An S-300 battery in Syria reportedly fired at least one surface-to-air missile at Israeli Air Force F-16 fighter jets in recent days. The incident is the first apparent instance of a Russian-made S-300 firing at Israeli jets as they carry out raids in Syria since Moscow said it equipped the Assad regime with such air defense systems in 2018.
It is unclear who is operating the S-300 systems currently in Syria, regardless of their official status. It is known that Russia controls, or at least controlled, the release of missiles from the “Syrian” S-300 batteries in the country. As a result, neither these batteries nor Russia’s own S-400 and S-300 systems located at its Tartus naval base and Khmeimim air base near Latakia, have ever fired on incoming Israeli fighters, at least until ‘now.
Israeli Channel 13 reported on May 16 that “Russian” S-300 SAM batteries fired missiles at Israeli jets after hitting targets near the northwestern Syrian town of Masyaf last Friday. . However, the outlet’s story also describes the apparently Syrian S-300 systems as effectively Russian given Moscow’s direct control over their use.
As is standard practice, the Israel Defense Forces did not comment one way or another on the strikes. A statement from the Russian Defense Ministry’s Syria Reconciliation Center said Israeli F-16s fired 22 missiles targeting a “Syrian scientific research center” in the western Syrian town of Masyaf and the port of Baniyas on May 13.
In addition to targeting Iranian arms transfers destined for militants in Syria and Lebanon, as well as Iranian-backed arms factories and arms caches in Syria, the Israeli strikes in Syria last week were aimed at destroy entrances to underground facilities, the Jerusalem Post reported. At least some of the targets were hit by previous airstrikes in 2018, but have since been rebuilt.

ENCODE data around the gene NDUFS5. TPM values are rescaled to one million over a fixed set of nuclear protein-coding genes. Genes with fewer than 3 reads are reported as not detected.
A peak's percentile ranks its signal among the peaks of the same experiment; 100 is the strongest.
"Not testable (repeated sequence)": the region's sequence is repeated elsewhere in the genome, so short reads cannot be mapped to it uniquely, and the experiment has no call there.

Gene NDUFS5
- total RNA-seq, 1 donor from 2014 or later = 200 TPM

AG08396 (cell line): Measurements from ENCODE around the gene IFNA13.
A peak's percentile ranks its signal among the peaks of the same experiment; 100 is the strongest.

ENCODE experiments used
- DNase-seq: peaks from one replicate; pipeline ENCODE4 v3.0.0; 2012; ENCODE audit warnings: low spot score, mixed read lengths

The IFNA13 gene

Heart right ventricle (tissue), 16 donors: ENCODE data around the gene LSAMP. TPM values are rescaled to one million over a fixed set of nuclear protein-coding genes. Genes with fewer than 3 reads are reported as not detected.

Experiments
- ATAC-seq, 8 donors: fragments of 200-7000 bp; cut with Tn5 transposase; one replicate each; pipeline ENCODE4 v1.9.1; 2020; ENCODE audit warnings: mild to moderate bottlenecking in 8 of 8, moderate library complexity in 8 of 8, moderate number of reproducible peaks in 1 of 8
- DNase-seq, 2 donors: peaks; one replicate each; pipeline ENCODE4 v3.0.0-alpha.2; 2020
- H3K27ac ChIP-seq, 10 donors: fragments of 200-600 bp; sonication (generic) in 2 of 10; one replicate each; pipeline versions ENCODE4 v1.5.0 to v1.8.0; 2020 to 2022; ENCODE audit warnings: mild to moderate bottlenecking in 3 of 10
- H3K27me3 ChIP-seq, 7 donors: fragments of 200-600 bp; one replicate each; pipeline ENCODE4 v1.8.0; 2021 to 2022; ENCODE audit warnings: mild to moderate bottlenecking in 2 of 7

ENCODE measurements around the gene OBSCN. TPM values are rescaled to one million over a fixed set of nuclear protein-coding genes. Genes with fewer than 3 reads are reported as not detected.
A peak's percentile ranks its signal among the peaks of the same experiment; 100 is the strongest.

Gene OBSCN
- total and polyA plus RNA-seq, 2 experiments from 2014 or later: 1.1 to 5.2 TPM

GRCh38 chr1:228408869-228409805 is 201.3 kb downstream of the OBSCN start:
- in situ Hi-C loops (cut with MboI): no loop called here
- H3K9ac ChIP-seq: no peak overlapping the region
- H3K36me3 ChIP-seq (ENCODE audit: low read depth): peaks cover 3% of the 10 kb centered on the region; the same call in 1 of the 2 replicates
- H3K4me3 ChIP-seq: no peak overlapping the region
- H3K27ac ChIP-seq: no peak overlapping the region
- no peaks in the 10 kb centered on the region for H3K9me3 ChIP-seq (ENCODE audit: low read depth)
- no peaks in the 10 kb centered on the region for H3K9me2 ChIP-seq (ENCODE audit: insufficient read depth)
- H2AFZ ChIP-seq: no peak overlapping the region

As previously reported, it is not immediately clear whether the S-300 battery that allegedly fired at the Israeli planes officially belonged to Russian or Syrian forces, but in the past it had made no difference. No S-300 system in Syria has ever fired at IAF aircraft, although virtually all of the rest of Syria’s otherwise dated air defense system has. Since 2015, a deconfliction mechanism has been in place between Israeli and Russian forces regarding the former’s strikes in Syria. Isreal gives Russia advance notice of their missions and, until recently at least, Russian-controlled SAMs do not engage the fighters or their missiles. Tensions between Israel, Syria and Russia, however, led to questions about how long such an arrangement would last.
Additionally, although Channel 13 reported that the batteries of the S-300s were unleashed on the Israeli plane, the outlet said the missiles posed no threat to Israeli planes and that it did not there was no radar lock on the planes. It is not clear if the missiles were simply fired ballistically, which is not so uncommon for Syrian air defenders, or if Israel’s renowned electronic warfare systems made it impossible to lock down the jets with the S-300 system.